Because I hate using all my decent material at an away game, here's a reply I posted on the Book of Faces:
In the SCOTUS case recently decided, the issue is NOT about discrimination against same sex couples. And, as you well know, I'm as big an advocate for same sex marriage as there is... I've supported it going back at LEAST 10 years.
The issue is really about two things: Can the government compel speech, and does the government treat all citizens fairly and with regard for their religious beliefs.
This case is one where the facts often get lost in the rhetoric and emotion, and that's a pity, because facts are really important here.
Fact: The baker did not refuse to sell the couple a cake. He refused to use his artistic ability to write "Congrats, Dave and Joe" on the cake. This is important to note, because we have long held that the written word is protected by freedom of speech.
Thus, the question (that SCOTUS left unanswered) is this: Can the government compel a citizen to write or speak or express words/sentiments the citizen does not believe? Can the government force you to say something you don't want to say? Can they force you to write something you don't want to write? Can they force you to create art you don't want to create?
Can a Jewish baker be compelled to make a cake with "Happy Birthday, Adolf Hitler!"? Can a gay baker be forced to write "Kill the Gays!" on a cake?
I would hope that all freedom loving people would answer that with a resounding "Hell NO!"
The second part, about "does the government treat all citizens fairly and with regard for their religious beliefs" is where the SCOTUS decision focused.
In the majority opinion, Justice Kennedy (who also wrote the majority opinion in Obergefell v Hodges that recognized the legitimacy of same sex marriage) wrote "some of the commissioners at the Commission’s formal, public hearings endorsed the view that religious beliefs cannot legitimately be carried into the public sphere or commercial domain, disparaged Phillips’ faith as despicable and characterized it as merely rhetorical, and compared his invocation of his sincerely held religious beliefs to defenses of slavery and the Holocaust.
No commissioners objected to the comments. Nor were they mentioned in the later state-court ruling or disavowed in the briefs filed here. The comments thus cast doubt on the fairness and impartiality of the Commission’s adjudication of Phillips’ case."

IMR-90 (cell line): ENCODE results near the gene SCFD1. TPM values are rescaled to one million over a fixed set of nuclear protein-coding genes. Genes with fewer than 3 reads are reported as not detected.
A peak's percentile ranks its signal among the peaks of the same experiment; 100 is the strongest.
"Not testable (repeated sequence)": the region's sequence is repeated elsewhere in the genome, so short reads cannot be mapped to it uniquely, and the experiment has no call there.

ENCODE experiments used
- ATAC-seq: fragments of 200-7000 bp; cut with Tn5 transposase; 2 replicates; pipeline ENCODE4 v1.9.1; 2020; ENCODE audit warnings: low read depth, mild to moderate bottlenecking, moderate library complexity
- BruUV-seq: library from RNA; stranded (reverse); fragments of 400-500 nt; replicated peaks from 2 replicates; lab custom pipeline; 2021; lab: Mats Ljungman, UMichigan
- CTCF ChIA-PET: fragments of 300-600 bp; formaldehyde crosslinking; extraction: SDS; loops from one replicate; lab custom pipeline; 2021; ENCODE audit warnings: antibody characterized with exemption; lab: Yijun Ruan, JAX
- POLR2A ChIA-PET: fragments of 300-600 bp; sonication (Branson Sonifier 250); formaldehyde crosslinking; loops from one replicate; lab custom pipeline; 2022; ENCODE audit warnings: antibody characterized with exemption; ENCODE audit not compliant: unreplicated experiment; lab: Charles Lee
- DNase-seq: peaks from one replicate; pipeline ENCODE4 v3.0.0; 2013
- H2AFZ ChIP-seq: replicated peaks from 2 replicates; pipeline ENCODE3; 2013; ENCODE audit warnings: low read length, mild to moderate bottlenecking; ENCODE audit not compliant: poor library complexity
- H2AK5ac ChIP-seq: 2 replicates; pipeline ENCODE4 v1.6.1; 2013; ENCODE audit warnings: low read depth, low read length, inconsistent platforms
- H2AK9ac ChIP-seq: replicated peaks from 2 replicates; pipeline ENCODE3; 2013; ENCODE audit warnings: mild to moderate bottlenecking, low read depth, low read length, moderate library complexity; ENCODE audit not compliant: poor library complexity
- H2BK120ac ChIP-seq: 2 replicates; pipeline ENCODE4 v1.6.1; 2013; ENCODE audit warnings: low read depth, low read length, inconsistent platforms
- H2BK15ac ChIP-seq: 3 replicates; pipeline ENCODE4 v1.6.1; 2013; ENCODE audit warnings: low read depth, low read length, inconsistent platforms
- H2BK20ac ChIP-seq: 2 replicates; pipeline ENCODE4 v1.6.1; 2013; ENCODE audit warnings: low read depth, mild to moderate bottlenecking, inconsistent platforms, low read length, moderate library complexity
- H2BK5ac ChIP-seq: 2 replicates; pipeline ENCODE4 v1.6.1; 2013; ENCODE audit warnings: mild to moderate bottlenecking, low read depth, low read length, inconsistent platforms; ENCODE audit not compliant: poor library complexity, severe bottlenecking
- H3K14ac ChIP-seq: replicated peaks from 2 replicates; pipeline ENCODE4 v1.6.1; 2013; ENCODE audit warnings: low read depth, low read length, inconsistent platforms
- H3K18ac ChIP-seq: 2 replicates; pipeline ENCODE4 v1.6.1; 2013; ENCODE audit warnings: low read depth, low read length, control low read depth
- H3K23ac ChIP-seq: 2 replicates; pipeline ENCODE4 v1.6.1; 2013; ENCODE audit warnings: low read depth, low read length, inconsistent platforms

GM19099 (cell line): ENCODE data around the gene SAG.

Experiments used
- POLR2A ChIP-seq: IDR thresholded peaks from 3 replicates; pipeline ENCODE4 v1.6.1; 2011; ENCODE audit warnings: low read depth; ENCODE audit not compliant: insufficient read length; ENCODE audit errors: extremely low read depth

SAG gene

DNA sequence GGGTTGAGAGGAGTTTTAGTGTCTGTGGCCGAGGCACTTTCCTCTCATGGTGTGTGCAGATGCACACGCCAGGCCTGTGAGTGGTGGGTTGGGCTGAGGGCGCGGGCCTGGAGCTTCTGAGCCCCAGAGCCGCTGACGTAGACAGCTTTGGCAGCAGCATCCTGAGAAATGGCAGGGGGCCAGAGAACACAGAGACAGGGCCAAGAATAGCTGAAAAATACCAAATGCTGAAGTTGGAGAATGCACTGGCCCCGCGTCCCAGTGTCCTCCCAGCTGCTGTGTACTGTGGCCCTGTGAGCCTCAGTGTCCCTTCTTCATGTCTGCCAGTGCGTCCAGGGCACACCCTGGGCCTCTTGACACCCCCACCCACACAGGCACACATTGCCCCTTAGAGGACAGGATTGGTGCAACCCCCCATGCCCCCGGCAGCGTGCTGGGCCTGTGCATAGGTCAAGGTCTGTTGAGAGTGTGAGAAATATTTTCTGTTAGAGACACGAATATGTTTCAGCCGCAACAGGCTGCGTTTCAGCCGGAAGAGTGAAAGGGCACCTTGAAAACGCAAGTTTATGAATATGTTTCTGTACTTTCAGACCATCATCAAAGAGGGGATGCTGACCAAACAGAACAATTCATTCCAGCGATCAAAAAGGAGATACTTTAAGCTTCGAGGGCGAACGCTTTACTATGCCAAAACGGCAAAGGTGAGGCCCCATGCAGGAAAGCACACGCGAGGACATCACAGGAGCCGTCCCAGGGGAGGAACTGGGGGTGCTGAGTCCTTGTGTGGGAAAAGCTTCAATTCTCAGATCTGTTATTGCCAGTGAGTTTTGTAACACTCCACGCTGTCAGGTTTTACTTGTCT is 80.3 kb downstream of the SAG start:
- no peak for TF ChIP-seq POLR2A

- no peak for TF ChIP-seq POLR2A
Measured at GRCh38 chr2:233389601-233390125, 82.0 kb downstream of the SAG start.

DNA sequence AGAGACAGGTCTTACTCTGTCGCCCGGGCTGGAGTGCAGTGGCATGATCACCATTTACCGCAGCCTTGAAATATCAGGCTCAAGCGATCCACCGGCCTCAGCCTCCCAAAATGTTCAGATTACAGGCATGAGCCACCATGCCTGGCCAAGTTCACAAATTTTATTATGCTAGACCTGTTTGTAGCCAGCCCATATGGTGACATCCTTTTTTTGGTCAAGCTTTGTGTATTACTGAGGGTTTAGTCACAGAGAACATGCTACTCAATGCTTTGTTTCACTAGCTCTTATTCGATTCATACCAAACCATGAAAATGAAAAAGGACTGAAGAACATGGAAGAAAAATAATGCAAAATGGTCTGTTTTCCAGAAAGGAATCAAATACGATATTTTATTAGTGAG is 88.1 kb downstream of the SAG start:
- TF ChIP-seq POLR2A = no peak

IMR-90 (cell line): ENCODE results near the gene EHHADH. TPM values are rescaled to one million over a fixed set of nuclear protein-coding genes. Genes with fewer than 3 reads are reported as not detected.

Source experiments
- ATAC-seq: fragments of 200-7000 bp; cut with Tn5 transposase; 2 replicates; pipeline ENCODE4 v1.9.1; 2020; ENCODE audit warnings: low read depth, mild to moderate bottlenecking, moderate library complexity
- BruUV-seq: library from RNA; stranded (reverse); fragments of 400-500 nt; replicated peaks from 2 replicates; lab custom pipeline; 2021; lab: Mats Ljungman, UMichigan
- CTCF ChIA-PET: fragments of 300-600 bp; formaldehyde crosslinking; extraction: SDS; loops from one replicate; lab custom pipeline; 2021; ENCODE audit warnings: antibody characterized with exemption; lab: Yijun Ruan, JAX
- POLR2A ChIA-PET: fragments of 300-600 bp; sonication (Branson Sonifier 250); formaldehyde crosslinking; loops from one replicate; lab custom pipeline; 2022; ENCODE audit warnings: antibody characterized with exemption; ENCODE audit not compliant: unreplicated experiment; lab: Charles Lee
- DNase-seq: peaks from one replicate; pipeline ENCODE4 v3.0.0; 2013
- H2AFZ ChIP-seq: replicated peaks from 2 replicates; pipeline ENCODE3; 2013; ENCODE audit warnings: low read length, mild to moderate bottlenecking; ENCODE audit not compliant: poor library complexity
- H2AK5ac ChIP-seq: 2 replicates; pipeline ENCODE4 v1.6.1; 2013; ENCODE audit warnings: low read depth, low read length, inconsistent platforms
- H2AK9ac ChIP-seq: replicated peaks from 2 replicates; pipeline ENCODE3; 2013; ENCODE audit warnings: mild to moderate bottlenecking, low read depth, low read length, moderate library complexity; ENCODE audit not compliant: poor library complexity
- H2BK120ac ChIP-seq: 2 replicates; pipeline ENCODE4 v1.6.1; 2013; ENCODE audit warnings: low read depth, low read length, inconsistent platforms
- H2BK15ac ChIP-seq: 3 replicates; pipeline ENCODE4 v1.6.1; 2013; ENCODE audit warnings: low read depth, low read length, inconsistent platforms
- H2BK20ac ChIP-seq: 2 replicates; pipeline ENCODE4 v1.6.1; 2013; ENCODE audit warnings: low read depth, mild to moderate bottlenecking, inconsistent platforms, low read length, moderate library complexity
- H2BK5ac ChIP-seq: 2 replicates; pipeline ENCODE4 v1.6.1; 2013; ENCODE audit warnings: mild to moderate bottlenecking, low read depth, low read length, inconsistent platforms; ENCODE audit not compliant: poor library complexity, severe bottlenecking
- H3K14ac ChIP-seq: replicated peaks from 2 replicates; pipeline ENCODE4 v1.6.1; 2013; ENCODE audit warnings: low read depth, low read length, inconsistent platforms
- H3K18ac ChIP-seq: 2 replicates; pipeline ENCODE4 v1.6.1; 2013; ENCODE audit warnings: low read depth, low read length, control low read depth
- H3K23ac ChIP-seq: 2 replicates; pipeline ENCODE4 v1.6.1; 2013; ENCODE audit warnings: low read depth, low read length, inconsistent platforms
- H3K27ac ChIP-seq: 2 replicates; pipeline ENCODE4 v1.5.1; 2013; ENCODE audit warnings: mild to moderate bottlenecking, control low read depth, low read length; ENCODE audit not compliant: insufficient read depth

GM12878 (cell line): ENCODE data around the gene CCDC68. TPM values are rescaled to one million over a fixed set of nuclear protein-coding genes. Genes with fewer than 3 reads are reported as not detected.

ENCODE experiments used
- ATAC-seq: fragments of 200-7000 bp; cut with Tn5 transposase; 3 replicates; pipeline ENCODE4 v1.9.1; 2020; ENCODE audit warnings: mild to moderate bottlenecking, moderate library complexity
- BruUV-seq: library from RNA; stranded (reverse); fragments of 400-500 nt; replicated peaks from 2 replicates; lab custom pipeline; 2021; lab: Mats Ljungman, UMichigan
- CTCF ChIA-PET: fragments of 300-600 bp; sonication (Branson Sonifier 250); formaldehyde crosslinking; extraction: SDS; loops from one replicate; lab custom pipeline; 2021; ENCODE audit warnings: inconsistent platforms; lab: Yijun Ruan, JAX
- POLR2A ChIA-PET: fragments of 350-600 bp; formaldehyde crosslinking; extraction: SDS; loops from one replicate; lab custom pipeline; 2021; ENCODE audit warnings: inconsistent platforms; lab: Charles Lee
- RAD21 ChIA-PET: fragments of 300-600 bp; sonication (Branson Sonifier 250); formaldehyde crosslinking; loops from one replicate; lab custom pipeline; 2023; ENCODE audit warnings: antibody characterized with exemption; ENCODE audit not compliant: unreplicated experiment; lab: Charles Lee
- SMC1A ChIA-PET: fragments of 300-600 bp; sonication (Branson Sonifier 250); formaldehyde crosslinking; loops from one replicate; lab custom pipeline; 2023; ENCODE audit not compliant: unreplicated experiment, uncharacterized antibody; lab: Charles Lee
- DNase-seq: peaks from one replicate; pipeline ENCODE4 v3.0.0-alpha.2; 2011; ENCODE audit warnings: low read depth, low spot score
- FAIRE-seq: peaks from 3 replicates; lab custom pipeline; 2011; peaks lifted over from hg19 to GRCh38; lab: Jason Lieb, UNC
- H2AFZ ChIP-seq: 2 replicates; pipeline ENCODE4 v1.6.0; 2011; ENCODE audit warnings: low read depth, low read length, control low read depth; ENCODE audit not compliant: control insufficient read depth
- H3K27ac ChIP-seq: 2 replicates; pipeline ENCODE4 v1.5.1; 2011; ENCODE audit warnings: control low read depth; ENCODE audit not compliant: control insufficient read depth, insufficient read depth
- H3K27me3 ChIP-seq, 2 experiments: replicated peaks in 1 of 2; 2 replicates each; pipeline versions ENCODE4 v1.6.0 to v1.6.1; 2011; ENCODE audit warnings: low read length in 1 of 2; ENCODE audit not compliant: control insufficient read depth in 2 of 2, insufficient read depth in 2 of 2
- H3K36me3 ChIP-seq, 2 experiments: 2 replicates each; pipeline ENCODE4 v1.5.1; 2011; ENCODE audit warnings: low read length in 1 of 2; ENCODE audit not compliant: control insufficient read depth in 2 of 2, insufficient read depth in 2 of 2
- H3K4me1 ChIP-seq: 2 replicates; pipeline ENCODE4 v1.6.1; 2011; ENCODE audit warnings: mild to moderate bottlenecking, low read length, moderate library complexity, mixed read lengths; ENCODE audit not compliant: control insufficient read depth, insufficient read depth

In other words, the Colorado Commission were openly hostile to the baker's religious beliefs, while at the same time not applying the same standard to other cases brought before it -- the Commission sided with other businesses who refused based on their morals. See, for example, this story:
"...a gentleman named Bill Jack went to another Colorado bakery to demand a cake that was decorated with text opposing same-sex marriage. When the bakery refused, he also filed a complaint. His was rejected, with the CRCC concluding that a bakery couldn't be forced to write messages that it found offensive or objectionable."
So, this isn't about discrimination, but more about the government treating everyone fairly and the compulsion of speech. SCOTUS didn't address the compulsion of speech in this ruling. Only the first part.
Finally, that the baker didn't want to make a custom cake with a message that he does not agree with brings no direct and measurable harm to the two men who wanted the cake (the two men live in the Downing and 17th street area, the cake shop is in Lakewood, some 12 miles away...) In stark contrast, if a surgeon refuses to operate on a patient, it is easy to show direct and proximate harm caused by the surgeon's lack of action.
Personally, I'd like the baker and anyone else who wishes to run their business the same way to be up front and open about it. Put a big sign on the front door: "We don't make same sex wedding cakes." That makes it easier for me to know where to NOT spend my money. That old "May those who love us love us, and those that don't love us, may God turn their ankles so we know them by their limp" thing, ya know?
In the end, however, the CO Civil Rights Commission was openly hostile to the baker because of his religious beliefs. And government can't do that in this country. Nor should they.